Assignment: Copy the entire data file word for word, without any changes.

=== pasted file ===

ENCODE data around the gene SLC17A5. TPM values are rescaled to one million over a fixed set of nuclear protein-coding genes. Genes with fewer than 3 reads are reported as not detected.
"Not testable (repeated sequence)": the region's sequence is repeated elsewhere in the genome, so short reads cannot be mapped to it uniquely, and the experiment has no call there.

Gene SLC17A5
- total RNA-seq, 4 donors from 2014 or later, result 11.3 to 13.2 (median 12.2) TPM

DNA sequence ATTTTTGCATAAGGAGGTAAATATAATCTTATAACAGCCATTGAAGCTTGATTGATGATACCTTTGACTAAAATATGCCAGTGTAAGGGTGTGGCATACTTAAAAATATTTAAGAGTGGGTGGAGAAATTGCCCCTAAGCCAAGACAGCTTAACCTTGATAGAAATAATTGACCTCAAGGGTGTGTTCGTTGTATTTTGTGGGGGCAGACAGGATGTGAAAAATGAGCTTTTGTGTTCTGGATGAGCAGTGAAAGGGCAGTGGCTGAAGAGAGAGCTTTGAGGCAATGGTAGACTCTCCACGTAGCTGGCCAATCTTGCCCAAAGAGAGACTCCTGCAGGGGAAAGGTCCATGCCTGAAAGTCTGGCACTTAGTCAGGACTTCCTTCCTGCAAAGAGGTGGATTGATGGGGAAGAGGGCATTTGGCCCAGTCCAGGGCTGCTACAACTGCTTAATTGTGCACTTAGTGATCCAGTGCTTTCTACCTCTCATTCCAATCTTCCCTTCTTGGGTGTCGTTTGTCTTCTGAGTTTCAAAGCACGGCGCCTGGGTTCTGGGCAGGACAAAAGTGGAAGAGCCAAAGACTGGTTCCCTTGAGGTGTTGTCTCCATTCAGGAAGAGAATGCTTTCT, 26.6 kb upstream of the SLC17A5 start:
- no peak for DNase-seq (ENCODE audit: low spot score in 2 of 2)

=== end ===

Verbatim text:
ENCODE data around the gene SLC17A5. TPM values are rescaled to one million over a fixed set of nuclear protein-coding genes. Genes with fewer than 3 reads are reported as not detected.
"Not testable (repeated sequence)": the region's sequence is repeated elsewhere in the genome, so short reads cannot be mapped to it uniquely, and the experiment has no call there.

Gene SLC17A5
- total RNA-seq, 4 donors from 2014 or later, result 11.3 to 13.2 (median 12.2) TPM

DNA sequence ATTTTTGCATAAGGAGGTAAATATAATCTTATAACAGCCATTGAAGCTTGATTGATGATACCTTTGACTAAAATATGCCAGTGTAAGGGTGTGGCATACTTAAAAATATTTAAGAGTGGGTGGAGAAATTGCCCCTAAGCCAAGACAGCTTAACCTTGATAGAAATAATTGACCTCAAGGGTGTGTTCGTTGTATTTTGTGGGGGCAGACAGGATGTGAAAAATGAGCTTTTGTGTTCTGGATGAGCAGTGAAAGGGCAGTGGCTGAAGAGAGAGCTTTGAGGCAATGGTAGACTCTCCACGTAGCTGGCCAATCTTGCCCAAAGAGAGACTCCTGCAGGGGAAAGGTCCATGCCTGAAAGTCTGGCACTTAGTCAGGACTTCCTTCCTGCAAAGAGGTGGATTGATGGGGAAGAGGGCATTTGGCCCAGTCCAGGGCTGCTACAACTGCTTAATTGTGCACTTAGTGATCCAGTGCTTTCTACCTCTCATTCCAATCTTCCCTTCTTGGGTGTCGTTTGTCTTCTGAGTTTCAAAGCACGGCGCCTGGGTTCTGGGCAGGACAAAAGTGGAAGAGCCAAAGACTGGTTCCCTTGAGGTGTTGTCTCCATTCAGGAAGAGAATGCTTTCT, 26.6 kb upstream of the SLC17A5 start:
- no peak for DNase-seq (ENCODE audit: low spot score in 2 of 2)